I want the people in my life to thrive in my love. I want to thrive. So I’ve developed a bunch of grieving skills to help with that.
I’m loving these weekly check-ins about the transition to LA. I keep reminding myself of the power of six months, that in six months everything will be different, settled, and all of this transitioning stuff won’t be in the forefront of my mind all the time.
There’s so much more to the transition than I thought there would be. I guess I thought I could prepare and plan enough, since I spent months preparing and planning for the move. But I don’t think I had any idea what kind of energy it requires to not know where anything is and get acclimated to a whole new place. Most of the time when I’ve moved in the past I had at least a passing comfort with the neighborhood.
Tomorrow marks four weeks since we took possession of our dream house / super quirky rental. I kind of can’t believe that it’s been so long because it has gone by so fast.
We’ve been so focused on getting the house put together while trying to manage all those new things that affect how you settle in somewhere that it is hard to feel that we’re in LA for real. If you ignore the time of year and weather, which is very special and wonderful, I could be anywhere learning new stuff. Where is the bank? Where is the grocery store? Which grocery store do I supplement Trader Joe’s with? How many times can we go to Home Depot before we become a lesbian cliché, and do I get a pass for a certain period of time after moving? Where is the most ethical/farm to table butcher shop? (The last question still unanswered.)
Awhile ago I started a blog adventure to go to regions of NYC looking for queer cruising opportunities I hadn’t explored. I believe life begins at the end of your comfort zone and I really think that’s true for dating in this wild city. In a time when I was totally not cruising I ended up finding a gem I wanted to report back to my readers! Even in times of temporal monogamy* I’m looking out to try to get my readers laid!
I was in the process of developing an email to friends to ask for networking events they knew of. All of a sudden, as though a message from the Goddess, I heard an advertisement on NPR for a lesbian mixer. It was so perfect! The event promo on the radio made it sound like a networking event and the event page on the WNYC website made it sound like a singles’ mixer. I was already sold either way.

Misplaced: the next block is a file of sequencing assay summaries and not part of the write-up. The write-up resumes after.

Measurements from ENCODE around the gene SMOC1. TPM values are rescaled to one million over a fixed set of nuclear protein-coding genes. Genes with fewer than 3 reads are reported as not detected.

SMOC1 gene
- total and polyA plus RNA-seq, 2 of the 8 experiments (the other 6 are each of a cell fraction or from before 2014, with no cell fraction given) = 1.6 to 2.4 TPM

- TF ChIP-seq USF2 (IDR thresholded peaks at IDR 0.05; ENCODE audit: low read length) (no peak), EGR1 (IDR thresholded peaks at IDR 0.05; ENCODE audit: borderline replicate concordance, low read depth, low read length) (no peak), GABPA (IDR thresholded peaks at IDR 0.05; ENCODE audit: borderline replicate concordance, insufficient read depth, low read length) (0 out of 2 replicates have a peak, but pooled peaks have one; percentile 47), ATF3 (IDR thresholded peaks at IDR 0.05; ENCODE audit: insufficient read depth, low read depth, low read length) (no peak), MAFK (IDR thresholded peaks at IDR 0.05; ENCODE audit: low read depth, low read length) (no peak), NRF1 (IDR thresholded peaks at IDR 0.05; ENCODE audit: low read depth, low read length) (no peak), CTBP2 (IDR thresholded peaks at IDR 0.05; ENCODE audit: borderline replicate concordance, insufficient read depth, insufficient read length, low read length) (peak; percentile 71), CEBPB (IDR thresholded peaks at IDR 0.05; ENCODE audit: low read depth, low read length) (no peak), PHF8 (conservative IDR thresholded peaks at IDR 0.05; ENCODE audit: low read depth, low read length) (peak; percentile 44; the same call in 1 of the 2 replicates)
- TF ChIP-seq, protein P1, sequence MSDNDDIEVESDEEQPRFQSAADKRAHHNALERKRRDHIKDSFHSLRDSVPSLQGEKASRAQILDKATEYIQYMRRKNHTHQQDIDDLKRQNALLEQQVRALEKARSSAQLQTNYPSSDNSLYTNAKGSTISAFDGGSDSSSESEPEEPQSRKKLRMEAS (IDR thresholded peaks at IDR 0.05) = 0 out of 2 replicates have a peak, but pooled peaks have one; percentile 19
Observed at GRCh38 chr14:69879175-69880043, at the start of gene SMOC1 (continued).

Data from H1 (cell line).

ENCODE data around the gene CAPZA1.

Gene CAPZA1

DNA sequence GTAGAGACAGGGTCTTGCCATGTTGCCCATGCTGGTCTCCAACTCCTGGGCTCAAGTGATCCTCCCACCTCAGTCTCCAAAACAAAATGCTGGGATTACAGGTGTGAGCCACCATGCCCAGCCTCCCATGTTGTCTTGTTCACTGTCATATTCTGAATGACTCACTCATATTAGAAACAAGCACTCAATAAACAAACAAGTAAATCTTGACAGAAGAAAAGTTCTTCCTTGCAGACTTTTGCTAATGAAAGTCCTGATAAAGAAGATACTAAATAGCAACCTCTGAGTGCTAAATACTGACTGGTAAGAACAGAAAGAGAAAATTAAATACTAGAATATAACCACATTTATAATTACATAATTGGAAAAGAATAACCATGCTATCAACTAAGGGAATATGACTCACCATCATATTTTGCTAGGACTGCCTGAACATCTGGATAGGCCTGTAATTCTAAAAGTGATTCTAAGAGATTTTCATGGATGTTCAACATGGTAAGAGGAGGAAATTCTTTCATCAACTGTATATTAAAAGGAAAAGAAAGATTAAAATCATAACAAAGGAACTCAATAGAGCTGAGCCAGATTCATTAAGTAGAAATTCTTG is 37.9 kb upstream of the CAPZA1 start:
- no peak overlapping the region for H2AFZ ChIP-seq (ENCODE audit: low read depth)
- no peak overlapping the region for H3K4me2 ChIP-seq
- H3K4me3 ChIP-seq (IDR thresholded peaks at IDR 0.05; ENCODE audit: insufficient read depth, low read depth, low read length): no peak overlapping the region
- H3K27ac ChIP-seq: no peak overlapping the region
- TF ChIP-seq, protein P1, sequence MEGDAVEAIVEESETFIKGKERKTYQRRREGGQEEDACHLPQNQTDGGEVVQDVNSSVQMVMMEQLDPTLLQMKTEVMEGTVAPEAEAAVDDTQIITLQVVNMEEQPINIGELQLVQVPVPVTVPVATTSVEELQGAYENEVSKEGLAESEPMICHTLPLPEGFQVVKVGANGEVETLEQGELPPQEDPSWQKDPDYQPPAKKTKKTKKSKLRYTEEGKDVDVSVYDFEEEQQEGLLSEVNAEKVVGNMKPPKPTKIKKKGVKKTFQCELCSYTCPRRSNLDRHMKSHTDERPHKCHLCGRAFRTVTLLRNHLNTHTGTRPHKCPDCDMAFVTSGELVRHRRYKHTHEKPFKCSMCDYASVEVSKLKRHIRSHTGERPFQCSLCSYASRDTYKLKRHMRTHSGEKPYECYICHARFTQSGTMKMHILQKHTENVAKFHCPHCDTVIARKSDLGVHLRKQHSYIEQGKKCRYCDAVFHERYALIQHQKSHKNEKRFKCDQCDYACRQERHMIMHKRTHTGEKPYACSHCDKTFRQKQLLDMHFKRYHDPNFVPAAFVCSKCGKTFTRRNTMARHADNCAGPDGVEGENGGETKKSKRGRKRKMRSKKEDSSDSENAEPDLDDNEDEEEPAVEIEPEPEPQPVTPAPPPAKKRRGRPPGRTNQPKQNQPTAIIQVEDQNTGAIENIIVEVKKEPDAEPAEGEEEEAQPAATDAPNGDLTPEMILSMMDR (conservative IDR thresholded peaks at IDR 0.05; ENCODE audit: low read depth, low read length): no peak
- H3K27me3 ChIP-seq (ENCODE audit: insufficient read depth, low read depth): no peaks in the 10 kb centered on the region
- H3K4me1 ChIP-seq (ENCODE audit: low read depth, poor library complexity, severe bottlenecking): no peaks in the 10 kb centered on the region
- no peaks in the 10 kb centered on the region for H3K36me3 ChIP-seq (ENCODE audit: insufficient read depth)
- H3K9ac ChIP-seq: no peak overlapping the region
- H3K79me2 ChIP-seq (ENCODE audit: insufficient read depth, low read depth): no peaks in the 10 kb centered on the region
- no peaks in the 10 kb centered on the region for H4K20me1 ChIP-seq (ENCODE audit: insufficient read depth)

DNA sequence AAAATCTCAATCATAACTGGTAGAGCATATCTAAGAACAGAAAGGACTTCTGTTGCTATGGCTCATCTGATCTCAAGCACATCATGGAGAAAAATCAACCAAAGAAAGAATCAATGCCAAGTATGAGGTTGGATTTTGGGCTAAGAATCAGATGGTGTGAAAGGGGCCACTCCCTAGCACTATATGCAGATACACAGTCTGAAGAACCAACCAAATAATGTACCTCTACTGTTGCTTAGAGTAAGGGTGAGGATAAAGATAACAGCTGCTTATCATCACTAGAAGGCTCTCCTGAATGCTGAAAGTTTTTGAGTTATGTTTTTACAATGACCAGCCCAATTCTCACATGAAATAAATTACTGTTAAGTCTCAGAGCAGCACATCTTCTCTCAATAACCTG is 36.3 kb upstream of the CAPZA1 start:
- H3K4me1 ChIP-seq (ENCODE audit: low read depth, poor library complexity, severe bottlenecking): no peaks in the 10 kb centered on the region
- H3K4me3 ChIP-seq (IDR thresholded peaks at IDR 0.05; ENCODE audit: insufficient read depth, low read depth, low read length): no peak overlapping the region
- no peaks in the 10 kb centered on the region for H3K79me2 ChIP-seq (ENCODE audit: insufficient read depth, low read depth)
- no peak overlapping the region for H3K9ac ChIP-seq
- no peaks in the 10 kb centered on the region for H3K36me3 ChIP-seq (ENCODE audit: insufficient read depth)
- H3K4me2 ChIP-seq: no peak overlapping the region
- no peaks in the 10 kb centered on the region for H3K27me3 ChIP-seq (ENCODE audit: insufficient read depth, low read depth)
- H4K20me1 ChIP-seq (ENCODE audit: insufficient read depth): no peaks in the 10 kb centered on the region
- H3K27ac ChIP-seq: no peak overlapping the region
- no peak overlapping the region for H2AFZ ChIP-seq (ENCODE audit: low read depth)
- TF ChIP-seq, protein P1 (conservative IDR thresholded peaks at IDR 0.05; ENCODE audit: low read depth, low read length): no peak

About a month ago I ran into my friend Grace Chu and she told me that she had been celibate for nearly a year and that it has been wildly successful in terms of grounding her and focusing on her photography. She popped open her smart phone to show me an email from a huge publication asking for her to photograph something.
Now, Grace Chu is all about internet anonymity of her photo, so just know that she’s a hot dyke–the kind that every gay girl I knew in college would have dropped to her knees for. She’s really social and has an endearing awkwardness. Also, I have totally noticed over the last year that she seems a lot more serene, grounded and happy.
I checked in again with her last week and I asked if I could interview her on the occasion of her official one year of celibacy and I hope you enjoy her insights!
I’ve noticed my friends going through a ton of big changes lately. Huge new jobs—dream jobs. Sudden moves. Losses of many kinds. A lot of them have gotten into romances in the last few weeks–it reminds me so clearly of that time where I thought I was going to lose my friend. I’m still having to remind myself often that I’ve weathered these kinds of friendship changes before and it is going to be okay.
I’m positive all of these big changes aren’t just isolated to my friends. Since this is probably relevant to my readers, too, I thought I would do a round-up of some of the things I’ve learned along the way about embracing the velocity of change.